Sometimes you just want to boot up your console or PC and beat the hell out of a gang of buffoons for fun. Whether to relieve stress or escape reality, action-RPGs can be the perfect remedy, and Fate/Samurai Remnant does a good job of helping me with both, however, there’re a couple of things that stop me from handing myself fully over to Omega Force’s entry into the Fate franchise. The developer’s recent steps into popular franchises have been relatively successful, and for the most part, my time with the preview gave me hope for the full release.
Now, I love a good story. Japanese storytellers are some of the most gifted on the planet, with Hidetaka Miyazaki, Hayao Miyazaki, Hideo Kojima, and Kentaro Miura being some of my favourites. The concept of Fate/Samurai Remnant is fantastic and revolves around this spiritual war between Heroic Spirits and humans as part of the Waxing Moon Ritual. There’s a deep lore that’ll do a much better job of explaining it than me, but both the plot and the characters are well written so far. There are some fantastic ideas regarding the ritual and those who walk the between worlds which I shan’t ruin here.
The main character, Miyamoto Iori, is a kind warrior who finds himself a Master, bearing a magical mark on his hand. His unwilling servant, Saber, is summoned from nowhere and begins to build a friendship with Iori as they get drawn further and further into the tale of seven masters and seven servants in the Edo period of Japan, preparing to take on and win against the combatants in an effort to take the grand prize of whatever their heart desires. There’re gentle moments between Saber and Iori’s friendship. Once brash and standoffish, Saber slowly begins to warm to her master, as he does with her.
Whilst much of this is done with dialogue and exposition, both Iori and Saber start to bond through combat, and this is where Fate/Samurai Remnant is sublime. You’ll start off controlling Iori, using simple hack-and-slash commands as seen in almost every Omega Force title, however, the mechanics start to grow somewhat when Saber joins the fray. Iori has different stances that can be switched between, and nuances when switching can benefit another. He can use magic by expending gems for a host of benefits, be it an offensive spell or one to regain HP, that can be selected by holding in the left shoulder and corresponding button.
Saber is also a vital part of combat, and for a short while you can control her. She uses the power of water to perform Affinity Techniques which refuel over time, meaning you can’t take advantage of her remarkable abilities. While there’re normal humans to battle, monsters will appear and can take a lot longer to get rid of. By breaking down their Shell Gauge with Saber’s power, Iori can swoop in once they’re down to inflict the killing blow. You can perform Link Strikes where the two of you work together to damage enemies, and more. Combat is sublime, with plenty of enemies to kill, all requiring different approaches to their skillsets and defences.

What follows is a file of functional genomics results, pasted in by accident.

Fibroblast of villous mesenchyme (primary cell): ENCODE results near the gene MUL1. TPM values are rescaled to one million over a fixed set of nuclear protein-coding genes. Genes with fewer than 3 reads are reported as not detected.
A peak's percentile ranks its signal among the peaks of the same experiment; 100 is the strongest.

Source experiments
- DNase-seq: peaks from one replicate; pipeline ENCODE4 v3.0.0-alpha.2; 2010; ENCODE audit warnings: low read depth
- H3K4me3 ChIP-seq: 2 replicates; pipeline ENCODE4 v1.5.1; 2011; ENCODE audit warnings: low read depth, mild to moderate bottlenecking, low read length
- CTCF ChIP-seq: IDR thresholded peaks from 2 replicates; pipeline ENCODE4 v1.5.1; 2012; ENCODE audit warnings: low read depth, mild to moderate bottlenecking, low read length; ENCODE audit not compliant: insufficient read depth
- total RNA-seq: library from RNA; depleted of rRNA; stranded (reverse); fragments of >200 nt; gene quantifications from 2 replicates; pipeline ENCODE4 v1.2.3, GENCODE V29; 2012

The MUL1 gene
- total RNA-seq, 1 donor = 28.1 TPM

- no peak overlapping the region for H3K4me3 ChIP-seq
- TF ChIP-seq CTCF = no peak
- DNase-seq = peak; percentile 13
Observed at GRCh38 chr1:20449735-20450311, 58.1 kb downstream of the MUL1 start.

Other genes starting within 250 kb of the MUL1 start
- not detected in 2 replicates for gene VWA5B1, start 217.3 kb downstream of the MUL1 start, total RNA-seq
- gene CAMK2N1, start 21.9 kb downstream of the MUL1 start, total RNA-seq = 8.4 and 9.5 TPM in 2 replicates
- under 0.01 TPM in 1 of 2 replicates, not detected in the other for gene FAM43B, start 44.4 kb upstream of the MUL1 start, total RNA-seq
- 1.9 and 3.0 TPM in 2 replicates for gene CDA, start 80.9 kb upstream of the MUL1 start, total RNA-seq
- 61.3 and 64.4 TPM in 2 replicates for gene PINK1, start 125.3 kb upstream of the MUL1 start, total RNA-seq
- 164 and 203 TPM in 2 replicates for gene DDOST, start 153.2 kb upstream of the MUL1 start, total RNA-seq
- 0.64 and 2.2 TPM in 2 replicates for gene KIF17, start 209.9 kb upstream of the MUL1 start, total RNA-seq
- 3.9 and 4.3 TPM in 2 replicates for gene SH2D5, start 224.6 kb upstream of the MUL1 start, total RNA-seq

At first it appears to have Musou-lite elements, but after a few hours it grows into something much more. I thoroughly enjoyed combat, but I found the camera to not be quick enough to turn while fighting enemies out of sight or ‘behind’ the camera. Having to use the right stick to attack those you can’t see isn’t ideal, but it is something you start to get used to. Fate/Samurai Remnant is an enjoyable title, and between big fights and encounters, you get to roam across some beautifully designed Japanese towns and villages. It isn’t long before you leave the confines of his village and go exploring, and regardless of where you go, the world looks utterly beautiful. There’s not a ton of stuff to do while exploring at present, and one of the more frustrating elements is how you’re stopped every few minutes for a cutscene or chat with Saber.
It starts to become rather off-putting as every few minutes you’re skipping through conversations to get back to exploring or fighting. It does start to slow down, and in all fairness these are the opening hours of the game. So much is thrown at you that not everything sticks, but despite dialogue-heavy moments, Fate/Samurai Remnant does a fantastic job of drip-feeding new abilities and skills to you. You can make full use of the skill trees for Iori and Saber, sharpen your blade for added buffs at your base of operations, modify your weapons and gear, and more.
Omega Force gives you plenty of tools to play with, making combat thoroughly enjoyable, and another facet of Fate/Samurai Remnant’s gameplay is the conflicts that take place on Spirit Fonts. A map opens up where places are represented by spirit fonts filled with magical energy that can be harnessed in battle. You have a certain number of turns to cross these fonts, battling enemies and increasing your magical attacks. It’s a neat addition that I can’t wait to see more of when the full game releases.
Fate/Samurai Remnant is an enjoyable action-RPG that has some fast-paced and fluid combat that is always responsive and varied, despite some awkward camera angles. There’s plenty of upgrade options and a deep story that kept me interested with some gorgeous animated cutscenes. Exploration isn’t particularly thrilling, but the various locations are beautifully designed, and on top of the action and upgrading elements to the characters and your base, the whole Spirit Fonts and leylines add further layers to what you can do.
Fate/Samurai Remnant is coming to PC, PS4, PS5, and Nintendo Switch on September 28th.